How to Sleep Well: 10 tips for a Good Night’s Sleep

Stress Management
April 21, 2021
IMBT Awarded a Psychology Provider of the Year 2021 – London
September 30, 2021

Insomnia has been an old “friend” of mine for a large amount of my life as I used to have trouble sleeping, and it took me a long time to find the right measures to help me having a good night’s sleep, frequently. 

The lack of sleep or the difficulty to sleep well directly interfere with the person’s quality of life because poor night’s sleep reduces the ability to concentrate during the day and can also result in mood changes. In addition, when poor sleep quality becomes frequent, there may be changes in appetite and health problems such as stress, anxiety, and the development of memory failures. Lack of sleep is a significant cause of stress. Unfortunately, however, stress also disrupts our sleep, while thoughts continue to spin in our heads, preventing us from relaxing enough to fall asleep.

To have quality sleep, it is important that the person adopts some habits that help to regulate sleep and that help to reach the sleep phase of deep relaxation, which is often difficult to achieve.

After managing to get rid of my old friend insomnia, I would like to share with you, dear reader, what was fundamental to achieve sleep quality, so here are 10 tips that can be useful for improving sleep quality and that should be adopted as a new lifestyle:

  1. Go to bed when you’re sleepy

When you feel sleepy, go to bed, lie down and turn off the light!

Sleep is a natural process that should not be “forced”. To feel sleepy at the usual time, avoid falling asleep in other places, even for a short time, for example, on the sofa at the end of the day as this will probably disrupt your sleep pattern.

  1. Try to have a “sleep and wake up” time routine

You should keep a regular schedule for bed and to get up, either during the week and at the weekend.

There should be no more than a couple of hours difference between the hours you lie down and get up during the week and on weekends. Being consistent helps to reinforce your sleep-wake cycle.

If you notice that there is a difference of more than a couple of hours between the time you lie down and get up at the weekend and on the other days of the week, you are probably not sleeping the number of hours you need regularly.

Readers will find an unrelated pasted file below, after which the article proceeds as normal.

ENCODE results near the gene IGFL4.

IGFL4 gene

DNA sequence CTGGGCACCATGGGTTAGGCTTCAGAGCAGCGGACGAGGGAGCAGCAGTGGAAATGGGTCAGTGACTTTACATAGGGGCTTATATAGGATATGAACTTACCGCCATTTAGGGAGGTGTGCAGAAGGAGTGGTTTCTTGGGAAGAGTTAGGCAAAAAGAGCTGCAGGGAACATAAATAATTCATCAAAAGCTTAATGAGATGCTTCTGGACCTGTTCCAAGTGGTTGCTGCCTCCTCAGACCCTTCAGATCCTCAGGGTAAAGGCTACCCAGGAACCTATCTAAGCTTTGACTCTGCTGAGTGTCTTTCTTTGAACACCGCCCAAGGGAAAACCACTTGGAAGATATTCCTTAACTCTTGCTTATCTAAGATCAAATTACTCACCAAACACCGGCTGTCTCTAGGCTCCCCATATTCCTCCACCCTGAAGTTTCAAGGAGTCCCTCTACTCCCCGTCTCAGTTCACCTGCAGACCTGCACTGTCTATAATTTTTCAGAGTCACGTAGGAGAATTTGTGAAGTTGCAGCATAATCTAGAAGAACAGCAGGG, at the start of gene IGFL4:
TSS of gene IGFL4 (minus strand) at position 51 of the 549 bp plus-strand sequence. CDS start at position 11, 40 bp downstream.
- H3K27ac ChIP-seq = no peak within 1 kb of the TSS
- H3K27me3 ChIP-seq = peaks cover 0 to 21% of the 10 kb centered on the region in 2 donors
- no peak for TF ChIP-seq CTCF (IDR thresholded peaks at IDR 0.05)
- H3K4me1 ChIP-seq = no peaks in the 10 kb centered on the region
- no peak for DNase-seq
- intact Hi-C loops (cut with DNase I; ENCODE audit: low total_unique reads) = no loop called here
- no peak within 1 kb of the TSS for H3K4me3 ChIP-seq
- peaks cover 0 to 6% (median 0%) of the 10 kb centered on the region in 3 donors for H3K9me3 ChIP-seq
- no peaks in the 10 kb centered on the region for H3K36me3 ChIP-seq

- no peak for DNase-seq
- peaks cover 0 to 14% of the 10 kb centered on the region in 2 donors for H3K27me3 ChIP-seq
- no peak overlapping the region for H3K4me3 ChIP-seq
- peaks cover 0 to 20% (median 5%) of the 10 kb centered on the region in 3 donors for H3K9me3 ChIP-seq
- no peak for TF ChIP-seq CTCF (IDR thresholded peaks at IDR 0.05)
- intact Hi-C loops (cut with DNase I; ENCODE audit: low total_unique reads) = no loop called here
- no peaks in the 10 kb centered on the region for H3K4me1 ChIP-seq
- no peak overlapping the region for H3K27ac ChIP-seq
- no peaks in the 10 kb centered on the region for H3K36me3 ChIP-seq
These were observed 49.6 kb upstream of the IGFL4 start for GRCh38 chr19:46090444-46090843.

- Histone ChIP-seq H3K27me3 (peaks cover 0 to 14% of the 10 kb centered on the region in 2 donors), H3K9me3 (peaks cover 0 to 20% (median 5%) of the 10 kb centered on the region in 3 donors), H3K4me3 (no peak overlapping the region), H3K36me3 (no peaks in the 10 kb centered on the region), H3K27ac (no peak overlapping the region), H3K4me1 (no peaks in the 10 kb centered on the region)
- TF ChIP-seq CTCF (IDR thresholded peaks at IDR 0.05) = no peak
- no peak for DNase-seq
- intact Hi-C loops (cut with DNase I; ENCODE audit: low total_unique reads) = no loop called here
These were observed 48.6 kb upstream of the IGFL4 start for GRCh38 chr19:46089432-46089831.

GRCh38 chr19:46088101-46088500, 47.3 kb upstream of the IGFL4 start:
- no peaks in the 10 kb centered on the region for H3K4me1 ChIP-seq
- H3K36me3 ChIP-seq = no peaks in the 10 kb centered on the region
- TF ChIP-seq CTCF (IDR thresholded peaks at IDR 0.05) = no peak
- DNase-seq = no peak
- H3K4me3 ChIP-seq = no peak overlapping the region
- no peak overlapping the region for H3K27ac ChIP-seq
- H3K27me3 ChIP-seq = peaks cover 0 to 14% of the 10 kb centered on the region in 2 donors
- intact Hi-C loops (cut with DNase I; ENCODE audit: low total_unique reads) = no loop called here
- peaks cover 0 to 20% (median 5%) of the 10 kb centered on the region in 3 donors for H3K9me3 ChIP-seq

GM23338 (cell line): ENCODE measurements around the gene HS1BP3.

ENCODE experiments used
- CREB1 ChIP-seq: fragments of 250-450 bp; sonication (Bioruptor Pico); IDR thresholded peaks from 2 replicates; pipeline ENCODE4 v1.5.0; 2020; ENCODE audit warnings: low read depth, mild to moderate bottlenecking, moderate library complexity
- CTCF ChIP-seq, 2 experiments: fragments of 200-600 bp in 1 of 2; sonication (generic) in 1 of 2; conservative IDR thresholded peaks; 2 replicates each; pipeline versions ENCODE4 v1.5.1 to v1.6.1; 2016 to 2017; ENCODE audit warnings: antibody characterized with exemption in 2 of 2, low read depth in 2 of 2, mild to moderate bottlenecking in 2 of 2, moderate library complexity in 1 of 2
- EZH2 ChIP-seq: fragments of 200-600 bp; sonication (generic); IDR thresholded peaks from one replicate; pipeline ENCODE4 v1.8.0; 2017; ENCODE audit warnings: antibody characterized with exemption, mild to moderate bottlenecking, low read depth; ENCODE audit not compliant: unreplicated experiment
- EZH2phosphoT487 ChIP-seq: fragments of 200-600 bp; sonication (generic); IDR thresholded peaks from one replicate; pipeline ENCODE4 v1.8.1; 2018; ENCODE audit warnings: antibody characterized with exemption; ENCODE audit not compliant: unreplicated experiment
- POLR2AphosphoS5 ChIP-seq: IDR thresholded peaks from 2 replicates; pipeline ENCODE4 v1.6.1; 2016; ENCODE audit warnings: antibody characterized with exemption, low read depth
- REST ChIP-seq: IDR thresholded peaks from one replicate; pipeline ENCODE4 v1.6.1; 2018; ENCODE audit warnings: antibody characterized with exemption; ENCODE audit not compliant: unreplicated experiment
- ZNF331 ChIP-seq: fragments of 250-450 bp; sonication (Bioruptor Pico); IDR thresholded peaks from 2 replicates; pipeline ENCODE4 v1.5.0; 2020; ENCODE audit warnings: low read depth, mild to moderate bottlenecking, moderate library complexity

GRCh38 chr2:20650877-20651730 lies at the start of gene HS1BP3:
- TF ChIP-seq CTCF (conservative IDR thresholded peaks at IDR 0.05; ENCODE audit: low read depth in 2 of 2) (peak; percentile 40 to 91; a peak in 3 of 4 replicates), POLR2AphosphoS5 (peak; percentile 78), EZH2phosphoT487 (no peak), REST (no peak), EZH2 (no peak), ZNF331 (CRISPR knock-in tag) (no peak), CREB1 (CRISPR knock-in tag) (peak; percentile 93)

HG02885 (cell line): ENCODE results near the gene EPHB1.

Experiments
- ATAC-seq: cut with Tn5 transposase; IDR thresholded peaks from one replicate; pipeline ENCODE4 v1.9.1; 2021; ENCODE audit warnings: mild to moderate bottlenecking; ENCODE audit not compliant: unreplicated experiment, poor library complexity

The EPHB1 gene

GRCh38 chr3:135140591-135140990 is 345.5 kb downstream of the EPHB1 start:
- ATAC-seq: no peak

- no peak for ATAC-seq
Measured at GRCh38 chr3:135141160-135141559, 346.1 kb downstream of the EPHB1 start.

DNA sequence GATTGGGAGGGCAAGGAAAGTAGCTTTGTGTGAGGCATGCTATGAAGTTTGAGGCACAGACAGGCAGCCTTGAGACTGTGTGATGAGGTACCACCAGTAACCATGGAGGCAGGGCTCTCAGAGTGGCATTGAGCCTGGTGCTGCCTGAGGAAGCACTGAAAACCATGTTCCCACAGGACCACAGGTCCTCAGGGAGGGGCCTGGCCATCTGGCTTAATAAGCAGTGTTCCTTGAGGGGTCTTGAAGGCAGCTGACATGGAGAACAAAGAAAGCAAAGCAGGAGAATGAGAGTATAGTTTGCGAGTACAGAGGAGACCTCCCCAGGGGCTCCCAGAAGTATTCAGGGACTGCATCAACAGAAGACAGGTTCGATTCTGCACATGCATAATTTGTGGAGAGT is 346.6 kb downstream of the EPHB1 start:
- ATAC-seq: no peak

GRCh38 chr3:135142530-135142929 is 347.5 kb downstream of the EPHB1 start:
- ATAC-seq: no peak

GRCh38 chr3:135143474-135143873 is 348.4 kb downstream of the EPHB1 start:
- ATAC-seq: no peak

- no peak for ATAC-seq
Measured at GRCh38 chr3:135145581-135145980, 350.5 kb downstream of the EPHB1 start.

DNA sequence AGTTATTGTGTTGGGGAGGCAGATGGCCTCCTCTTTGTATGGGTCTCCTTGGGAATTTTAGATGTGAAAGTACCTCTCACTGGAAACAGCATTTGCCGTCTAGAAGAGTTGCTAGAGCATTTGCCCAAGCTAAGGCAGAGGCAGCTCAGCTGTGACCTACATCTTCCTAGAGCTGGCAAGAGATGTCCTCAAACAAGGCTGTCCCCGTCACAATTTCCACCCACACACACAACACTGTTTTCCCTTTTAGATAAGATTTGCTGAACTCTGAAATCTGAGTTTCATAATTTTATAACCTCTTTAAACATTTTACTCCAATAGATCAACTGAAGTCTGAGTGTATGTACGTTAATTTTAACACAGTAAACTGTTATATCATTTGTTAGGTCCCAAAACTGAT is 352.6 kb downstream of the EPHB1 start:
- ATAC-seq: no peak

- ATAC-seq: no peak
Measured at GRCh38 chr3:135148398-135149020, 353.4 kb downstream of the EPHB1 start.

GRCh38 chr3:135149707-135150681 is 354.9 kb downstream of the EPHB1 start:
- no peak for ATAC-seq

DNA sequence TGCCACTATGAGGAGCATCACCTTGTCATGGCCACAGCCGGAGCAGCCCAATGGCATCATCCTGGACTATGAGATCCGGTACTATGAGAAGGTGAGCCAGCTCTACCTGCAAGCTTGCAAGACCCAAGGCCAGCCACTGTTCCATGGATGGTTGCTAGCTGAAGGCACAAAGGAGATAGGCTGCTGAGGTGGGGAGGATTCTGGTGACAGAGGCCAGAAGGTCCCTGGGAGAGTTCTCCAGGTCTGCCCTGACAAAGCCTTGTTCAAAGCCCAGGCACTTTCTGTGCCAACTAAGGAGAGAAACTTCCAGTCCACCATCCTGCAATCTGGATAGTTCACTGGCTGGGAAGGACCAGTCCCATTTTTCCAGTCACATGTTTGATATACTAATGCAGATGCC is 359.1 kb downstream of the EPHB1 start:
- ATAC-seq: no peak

1.  Turn off the TV and other devices and grab a book instead.

The television, computer or other electronic devices should be turned off approximately 30 minutes before the ideal bedtime. Ideally, the person should stay away from these devices, as well as the cell phone and video games, as they excite the brain, leaving the person more agitated and impairing sleep.

In addition, the clock must also be kept out of the bedroom or away from the bed, because when the person goes to sleep and understands that he/she is not able to fall asleep, he/she tends to look at the clock, which is another reason for stress, which makes it difficult to sleep.

Also, and as difficult it might seem, leave your cell phone in another part of the house. Don’t bring it to bed with you – and don’t use the alarm excuse – as you can buy an alarm for 5 GBP so no excuses to bring the phone with you to bed.

Instead, grab a book and read before bed. Ideally, a person should lie in bed only when is sleepy and before that, one can lie back in bed or, preferably, on the sofa, reading a book in a slightly dimmer light. It is important to give preference to reading things that bring peace and tranquility, avoiding books or stories that promote tension and stress, such as news, for example.

  1. Bedrooms should only be used for sleeping

Use the room only for sleeping and only sleep in the room.

The bedroom should be a place to sleep. You should not watch TV, eat, study, or use your cell phone or other electronic devices in bed.

When other activities are done in the bedroom, associations are created between being in bed and being awake, which can train your brain to stay awake when you get to bed to sleep.

It may be difficult not to use the bed for other activities, but it is a key component in improving sleep quality. If you use the bed just to sleep, it becomes a place where sleep comes naturally. Sexual activity is the only exception to this rule.

  1. Have a comfortable environment in the room

The sleeping environment should be quiet, dark, safe, and at a comfortable temperature, between 18ºC and 21ºC. The ideal is to have curtains that make the room dark at night.

Background noise and light, even if low in intensity, can interrupt and/or shorten sleep. One way to filter out unwanted noise is to maintain a constant low-intensity sound, called white noise.

Some people are able to have a stimulated sleep and sleep better when they hear some quiet or rhythmic sound and, therefore, some ambient sound can be added.